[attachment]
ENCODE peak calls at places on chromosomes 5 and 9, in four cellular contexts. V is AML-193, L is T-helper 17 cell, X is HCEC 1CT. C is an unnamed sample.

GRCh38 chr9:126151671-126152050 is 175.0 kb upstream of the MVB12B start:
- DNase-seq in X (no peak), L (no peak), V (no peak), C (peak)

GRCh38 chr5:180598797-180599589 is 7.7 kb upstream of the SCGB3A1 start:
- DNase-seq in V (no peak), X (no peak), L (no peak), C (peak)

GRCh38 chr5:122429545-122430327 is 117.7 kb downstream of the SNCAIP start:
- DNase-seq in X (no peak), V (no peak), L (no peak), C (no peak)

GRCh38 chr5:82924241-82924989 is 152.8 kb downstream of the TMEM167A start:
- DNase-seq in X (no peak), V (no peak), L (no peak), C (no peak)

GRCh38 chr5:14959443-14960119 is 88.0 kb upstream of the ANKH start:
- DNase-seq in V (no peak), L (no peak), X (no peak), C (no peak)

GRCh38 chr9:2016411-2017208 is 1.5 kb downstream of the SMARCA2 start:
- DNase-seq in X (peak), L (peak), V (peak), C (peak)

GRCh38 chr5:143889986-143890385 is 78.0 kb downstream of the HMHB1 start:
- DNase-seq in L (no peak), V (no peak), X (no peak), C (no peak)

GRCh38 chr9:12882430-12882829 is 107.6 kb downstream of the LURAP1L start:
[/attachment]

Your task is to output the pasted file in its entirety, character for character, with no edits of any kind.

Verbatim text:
ENCODE peak calls at places on chromosomes 5 and 9, in four cellular contexts. V is AML-193, L is T-helper 17 cell, X is HCEC 1CT. C is an unnamed sample.

GRCh38 chr9:126151671-126152050 is 175.0 kb upstream of the MVB12B start:
- DNase-seq in X (no peak), L (no peak), V (no peak), C (peak)

GRCh38 chr5:180598797-180599589 is 7.7 kb upstream of the SCGB3A1 start:
- DNase-seq in V (no peak), X (no peak), L (no peak), C (peak)

GRCh38 chr5:122429545-122430327 is 117.7 kb downstream of the SNCAIP start:
- DNase-seq in X (no peak), V (no peak), L (no peak), C (no peak)

GRCh38 chr5:82924241-82924989 is 152.8 kb downstream of the TMEM167A start:
- DNase-seq in X (no peak), V (no peak), L (no peak), C (no peak)

GRCh38 chr5:14959443-14960119 is 88.0 kb upstream of the ANKH start:
- DNase-seq in V (no peak), L (no peak), X (no peak), C (no peak)

GRCh38 chr9:2016411-2017208 is 1.5 kb downstream of the SMARCA2 start:
- DNase-seq in X (peak), L (peak), V (peak), C (peak)

GRCh38 chr5:143889986-143890385 is 78.0 kb downstream of the HMHB1 start:
- DNase-seq in L (no peak), V (no peak), X (no peak), C (no peak)

GRCh38 chr9:12882430-12882829 is 107.6 kb downstream of the LURAP1L start: